Chronic migraines, characterized by 15 or more days of headaches per month, affect nearly 1-2% of the global population, and result in a poor quality of life. Researchers report that a novel antibody, called erenumab, is an effective and safe option for the treatment of chronic migraines.
Chronic migraines are defined as headaches that occur for 15 days or more per month, for more than 3 months. They affect nearly 1-2% of the global population. People with chronic migraines often have a poor quality of life and may have a range of other associated co-morbidities. There are several drugs available for chronic migraines, including topiramate, beta-blockers, and amitriptyline; however, these options are not fully efficacious and are poorly tolerated. As a result, these drugs have low adherence rates, thus highlighting the importance of developing more effective and safe options.
Researchers have identified a novel target, implicated in the pathophysiology of migraines, called Calcitonin gene-related peptide or CGRP. Targeting CGRP with small-molecules, like gepants, has proven to be effective in the acute treatment of migraines. Unfortunately, gepants have also been associated with liver toxicity, and therefore their development has been abandoned. Instead, researchers have shifted their attention to erenumab, an antibody that targets the CGRP receptor.
In a recent randomised, double-blind, placebo-controlled study published in The Lancet Neurology, a group of researchers investigated the efficacy and safety of erenumab in the treatment of chronic migraines. A total of 667 participants, between the ages of 18 and 65 years, with chronic migraines were enrolled in the study. These patients were randomly assigned to either placebo group (n=286), 70-mg erenumab group (n=191), or 140-mg erenumab group (n=190). The erenumab was injected subcutaneously every 4 weeks for a total of 12 weeks.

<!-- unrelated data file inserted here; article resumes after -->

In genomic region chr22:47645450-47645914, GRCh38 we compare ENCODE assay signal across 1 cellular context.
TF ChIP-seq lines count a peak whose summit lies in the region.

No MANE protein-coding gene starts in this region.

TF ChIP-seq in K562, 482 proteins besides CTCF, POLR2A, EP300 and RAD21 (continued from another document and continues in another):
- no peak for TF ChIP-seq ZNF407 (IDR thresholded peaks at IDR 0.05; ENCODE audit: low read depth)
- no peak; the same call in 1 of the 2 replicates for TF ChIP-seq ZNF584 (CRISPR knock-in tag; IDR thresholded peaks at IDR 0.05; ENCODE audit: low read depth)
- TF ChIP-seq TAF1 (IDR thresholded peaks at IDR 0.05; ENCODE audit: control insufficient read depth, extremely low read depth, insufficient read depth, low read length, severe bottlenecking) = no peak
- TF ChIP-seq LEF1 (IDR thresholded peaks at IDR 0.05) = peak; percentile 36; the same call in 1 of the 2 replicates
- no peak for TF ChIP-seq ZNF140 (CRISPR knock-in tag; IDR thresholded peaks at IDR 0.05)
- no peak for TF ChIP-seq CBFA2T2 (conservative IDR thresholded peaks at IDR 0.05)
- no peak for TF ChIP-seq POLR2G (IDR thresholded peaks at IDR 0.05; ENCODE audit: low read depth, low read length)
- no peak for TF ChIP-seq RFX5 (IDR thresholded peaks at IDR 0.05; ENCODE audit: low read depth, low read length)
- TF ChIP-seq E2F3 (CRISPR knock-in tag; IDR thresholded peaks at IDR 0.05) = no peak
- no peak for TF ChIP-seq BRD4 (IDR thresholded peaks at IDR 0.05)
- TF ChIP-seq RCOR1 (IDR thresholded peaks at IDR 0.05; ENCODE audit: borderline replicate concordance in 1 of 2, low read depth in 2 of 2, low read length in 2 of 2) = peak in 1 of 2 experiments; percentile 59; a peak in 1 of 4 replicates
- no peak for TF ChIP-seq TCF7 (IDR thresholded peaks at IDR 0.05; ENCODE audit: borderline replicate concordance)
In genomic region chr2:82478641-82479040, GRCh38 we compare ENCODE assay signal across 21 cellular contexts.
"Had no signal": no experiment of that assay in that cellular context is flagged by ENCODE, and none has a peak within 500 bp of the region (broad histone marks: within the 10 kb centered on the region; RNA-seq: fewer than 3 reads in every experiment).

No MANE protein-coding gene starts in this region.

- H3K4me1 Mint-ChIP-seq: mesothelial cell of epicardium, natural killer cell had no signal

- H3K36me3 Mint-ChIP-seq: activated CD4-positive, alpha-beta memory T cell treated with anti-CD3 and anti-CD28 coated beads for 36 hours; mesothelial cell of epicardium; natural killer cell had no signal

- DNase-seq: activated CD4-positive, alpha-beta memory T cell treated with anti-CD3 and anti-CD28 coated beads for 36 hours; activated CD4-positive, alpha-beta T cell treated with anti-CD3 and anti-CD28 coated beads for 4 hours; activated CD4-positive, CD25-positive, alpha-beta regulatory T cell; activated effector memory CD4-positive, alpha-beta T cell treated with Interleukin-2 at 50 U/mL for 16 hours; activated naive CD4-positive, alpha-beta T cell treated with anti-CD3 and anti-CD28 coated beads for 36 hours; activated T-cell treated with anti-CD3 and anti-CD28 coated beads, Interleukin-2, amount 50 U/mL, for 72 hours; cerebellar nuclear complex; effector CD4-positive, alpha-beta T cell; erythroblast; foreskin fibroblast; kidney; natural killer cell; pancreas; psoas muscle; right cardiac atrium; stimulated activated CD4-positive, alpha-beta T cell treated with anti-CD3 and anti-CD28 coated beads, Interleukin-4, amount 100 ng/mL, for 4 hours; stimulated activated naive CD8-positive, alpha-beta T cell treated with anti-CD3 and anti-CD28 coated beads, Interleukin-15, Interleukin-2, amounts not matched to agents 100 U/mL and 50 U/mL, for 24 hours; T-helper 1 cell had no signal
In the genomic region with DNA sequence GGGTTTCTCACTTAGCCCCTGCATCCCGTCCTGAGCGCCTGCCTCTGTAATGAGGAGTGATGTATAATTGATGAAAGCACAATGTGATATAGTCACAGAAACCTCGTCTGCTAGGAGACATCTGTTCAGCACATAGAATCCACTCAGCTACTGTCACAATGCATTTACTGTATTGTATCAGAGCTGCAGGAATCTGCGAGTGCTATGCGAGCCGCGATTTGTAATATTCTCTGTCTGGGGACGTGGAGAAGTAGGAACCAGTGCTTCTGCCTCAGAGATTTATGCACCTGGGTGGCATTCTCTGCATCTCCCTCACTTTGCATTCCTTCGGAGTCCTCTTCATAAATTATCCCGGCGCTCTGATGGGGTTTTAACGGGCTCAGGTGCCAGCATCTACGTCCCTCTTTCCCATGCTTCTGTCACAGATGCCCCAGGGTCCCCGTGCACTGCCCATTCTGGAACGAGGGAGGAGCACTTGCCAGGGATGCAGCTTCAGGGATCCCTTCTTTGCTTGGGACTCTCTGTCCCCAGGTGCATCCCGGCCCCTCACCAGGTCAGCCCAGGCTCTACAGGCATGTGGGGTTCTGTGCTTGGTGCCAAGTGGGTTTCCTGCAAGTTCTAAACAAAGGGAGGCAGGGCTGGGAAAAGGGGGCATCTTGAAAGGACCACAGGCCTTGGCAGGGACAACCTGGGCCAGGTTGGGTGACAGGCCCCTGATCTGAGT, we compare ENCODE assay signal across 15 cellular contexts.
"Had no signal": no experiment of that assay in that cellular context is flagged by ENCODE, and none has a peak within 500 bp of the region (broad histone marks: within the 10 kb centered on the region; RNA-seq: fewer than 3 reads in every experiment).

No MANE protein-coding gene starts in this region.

The study found that compared to the placebo group, erenumab treatment significantly reduced the number of migraine days per month during the last 4-weeks of the study. Further analysis showed that erenumab efficacy could be observed within the first 4 weeks of the study, indicating that the drug works quickly. The results suggest that both doses of erenumab are effective in reducing the burden associated with migraines. Furthermore, there was no difference in the number of adverse events between the placebo and erenumab groups, indicating that the drug was well tolerated.
In conclusion, the study suggests that 70 and 140-mg of subcutaneous erenumab injection every 4 weeks is an effective and safe treatment option for chronic migraines. Five other independent studies also demonstrated the efficacy and safety of antibodies targeting CGRP. Collectively this demonstrates the crucial role CGRP plays in migraine pathophysiology. Further research is warranted to better understand the exact role of CGRP in chronic migraines, and to better assess the long-term effects of erenumab.
Written By: Haisam Shah, BSc